3. It is great that your family have taken so well to beekeeping. It was a great piece of ingenuity from your father to spoil the bees with a choice of fondant or syrup. Good news on the frog front too! The weather here is bizarre and we are having very changeable and wet weather – not at all like the usual June weather. Amelia

    • Yes, my family have really enjoyed being beekeepers this year πŸ™‚ I’m sorry to hear you’ve had wet weather too, John and I were watching the news about the floods in France. I hope it has not affected your bees and garden too badly.

      I had hoped the so-called record-breaking hot summer forecast would be true and our bees would then be booming. But there is still time for it all to come right. πŸ™‚

      • We have been very lucky here with no extreme rain. It is much cloudier than usual but the bees nip out between the showers. They are not filling up the supers yet though.

      • That’s good to hear and your supers may get filled in July and August. This week’s rain has been the wettest for a while. I’m hopeful the new queen can go on her mating flight even on a cloudy day.

    • He’s not that interested in bees yet, although they seemed very interested in him πŸ˜‰ I miss doing inspections with you, but it has been nice to share beekeeping with my family this year πŸ™‚

      The weather forecast is changeable, of course, but this week looks like a wash out. I rushed to the apiary this morning when the rain had stopped, hoping to do an inspection, but it was pouring by the time I got there. Oh well, I’ll keep an eye on my weather app and hope a window appears again. Also hope Melissa’s daughter has a chance to emerge and mate during all this rain!

  4. Hi, Emma,
    I do find reading your blog quite heart warming, and there are always little tips that I pick up from your experience. Thank you for that.
    It is great having the whole family sharing your joys and frustrations with the bees. I definitely believe that beekeeping duties should be shared. Specially if you have not forgotten scones and tea afterwards! – Kourosh

    • Thank you for your kind words Kourosh, I find reading your and Amelia’s posts equally heartwarming and your connection to the garden. Yes beekeeping experiences should be shared because bees are wonderful, and because that’s how I learned from others who shared their experiences. πŸ™‚

  5. Well, clearly Melissa is missing Emily. That is why they seem sad and forlorn, especially if they’ve figured out that Emily is paying so much attention to a lowly drone. πŸ˜„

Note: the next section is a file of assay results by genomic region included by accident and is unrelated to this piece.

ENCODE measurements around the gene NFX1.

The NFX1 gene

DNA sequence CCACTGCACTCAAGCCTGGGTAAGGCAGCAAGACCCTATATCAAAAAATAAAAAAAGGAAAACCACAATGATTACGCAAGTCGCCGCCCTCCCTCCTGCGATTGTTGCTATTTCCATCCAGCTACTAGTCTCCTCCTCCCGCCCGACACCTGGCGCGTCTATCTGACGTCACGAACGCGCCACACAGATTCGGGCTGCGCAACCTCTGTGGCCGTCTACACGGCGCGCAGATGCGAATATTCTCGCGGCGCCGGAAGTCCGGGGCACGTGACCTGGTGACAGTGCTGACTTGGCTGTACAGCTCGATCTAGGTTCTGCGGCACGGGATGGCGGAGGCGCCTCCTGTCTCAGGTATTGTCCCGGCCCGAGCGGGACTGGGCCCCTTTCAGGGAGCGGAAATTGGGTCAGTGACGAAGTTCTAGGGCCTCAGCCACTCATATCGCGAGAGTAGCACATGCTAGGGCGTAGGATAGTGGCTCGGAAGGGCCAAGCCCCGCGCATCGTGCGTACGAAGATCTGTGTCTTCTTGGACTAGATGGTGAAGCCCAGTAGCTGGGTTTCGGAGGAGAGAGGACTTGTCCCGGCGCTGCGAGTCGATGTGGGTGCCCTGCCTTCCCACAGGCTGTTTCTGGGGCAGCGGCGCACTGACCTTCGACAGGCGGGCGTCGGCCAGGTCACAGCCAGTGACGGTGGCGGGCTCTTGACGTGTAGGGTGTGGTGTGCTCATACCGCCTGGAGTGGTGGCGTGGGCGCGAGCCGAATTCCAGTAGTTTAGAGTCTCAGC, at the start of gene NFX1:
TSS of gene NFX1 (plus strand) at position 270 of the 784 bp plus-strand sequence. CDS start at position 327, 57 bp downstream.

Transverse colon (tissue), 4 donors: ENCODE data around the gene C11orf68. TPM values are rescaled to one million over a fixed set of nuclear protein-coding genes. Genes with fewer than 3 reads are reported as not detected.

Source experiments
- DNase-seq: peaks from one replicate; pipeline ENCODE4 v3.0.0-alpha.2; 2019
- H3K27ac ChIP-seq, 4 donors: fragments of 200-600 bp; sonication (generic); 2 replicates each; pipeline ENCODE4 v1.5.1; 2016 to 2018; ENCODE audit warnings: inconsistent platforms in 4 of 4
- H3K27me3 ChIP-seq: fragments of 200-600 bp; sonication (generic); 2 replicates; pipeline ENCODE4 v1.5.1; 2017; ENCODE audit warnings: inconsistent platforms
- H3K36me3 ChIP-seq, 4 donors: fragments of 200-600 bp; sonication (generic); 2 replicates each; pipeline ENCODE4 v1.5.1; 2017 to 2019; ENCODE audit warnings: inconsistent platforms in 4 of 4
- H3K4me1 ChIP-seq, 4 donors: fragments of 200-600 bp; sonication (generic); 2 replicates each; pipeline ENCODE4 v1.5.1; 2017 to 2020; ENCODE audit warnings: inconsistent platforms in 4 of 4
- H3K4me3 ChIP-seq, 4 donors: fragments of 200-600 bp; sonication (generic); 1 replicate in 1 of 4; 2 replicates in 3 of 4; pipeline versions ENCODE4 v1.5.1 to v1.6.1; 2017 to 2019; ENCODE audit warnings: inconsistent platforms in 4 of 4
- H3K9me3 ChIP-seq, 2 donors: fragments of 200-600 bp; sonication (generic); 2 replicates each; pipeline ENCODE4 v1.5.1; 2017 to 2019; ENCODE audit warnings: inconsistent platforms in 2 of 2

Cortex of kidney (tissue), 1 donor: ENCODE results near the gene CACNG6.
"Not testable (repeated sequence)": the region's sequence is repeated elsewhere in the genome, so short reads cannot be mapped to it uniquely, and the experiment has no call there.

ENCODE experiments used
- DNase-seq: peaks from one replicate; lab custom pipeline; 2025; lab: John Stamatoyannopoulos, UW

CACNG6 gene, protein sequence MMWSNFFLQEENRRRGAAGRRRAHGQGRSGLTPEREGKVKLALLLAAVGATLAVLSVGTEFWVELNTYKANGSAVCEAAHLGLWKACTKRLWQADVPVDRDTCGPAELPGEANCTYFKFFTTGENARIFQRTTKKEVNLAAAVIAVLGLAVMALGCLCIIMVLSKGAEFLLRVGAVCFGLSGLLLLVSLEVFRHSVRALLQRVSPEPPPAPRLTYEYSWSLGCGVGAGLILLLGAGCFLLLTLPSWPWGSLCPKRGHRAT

We had cold rainy weather for a while in the US, I had a hive swarm in April and was lucky to have their new queen mated. It took a full four weeks though before she started laying. Our weather has mostly turned and they appear to be recovering now.

    I’ll bee thinking healthy thoughts for both your brood and your tadpoles.

    • Yes that must be it! The bees are feeling jealous this year because Emily has a new drone and I’m planning my wedding. 😏 I’ve noticed that we seem to get the weather after you, so I wasn’t surprised by the rain coming back and if your weather has turned then probably ours will too 🌞

      Thank you for your healthy thoughts for my brood and tadpoles and I wish your new queen a bountiful season ahead!

      • A wedding? Congratulations!! Poor Melissa will really feel lonely after that. Good thing you are training your family up to take over πŸ™‚ Hopefully our warm weather will arrive soon for you.

  6. Seems the whole family are loving your Bees Emma. This Spring and Summer months have I am sure taken their toll on the Bees, I tried to rescue one or two bees in late spring who I found exhausted and others than just didn’t make it..
    How long is the average life of a Bee once it starts collecting after winter?
    Your photos are great and love the fact that you had frog spawn too.. We have had about 4 or five frogs and expected frog spawn as we saw frogs mating. but either we didn’t spot it or the fish ate it..
    Love your tea Party in the pond Emma.. πŸ™‚

  7. That takes baby (or ba-bee) sitting to a whole new level! What a supportive family you have Emma. Summer’s been a stop-start season for most of our wildlife so far I think, even the wildflowers are opening randomly, some early, some late. Not so good for insects that rely on them for sustenance. That’s the poshest tadpole hotel I’ve ever seen, brilliant idea!

    • Yes my family have bee-n great! πŸ˜‰ What a strange summer it has been. The June gap was dreadful this year, for our hives at least, I went to the apiary every day for two weeks last month and found the syrup feeders drained dry each morning. The flowers in our garden have been blooming out of time and not good for pollinating insects as you say.

      The tadpoles are all grown up into froglets now and moved to the frog pond we made in the garden, but their high survival rate suggests they had a good stay at the luxury tadpole hotels πŸ™‚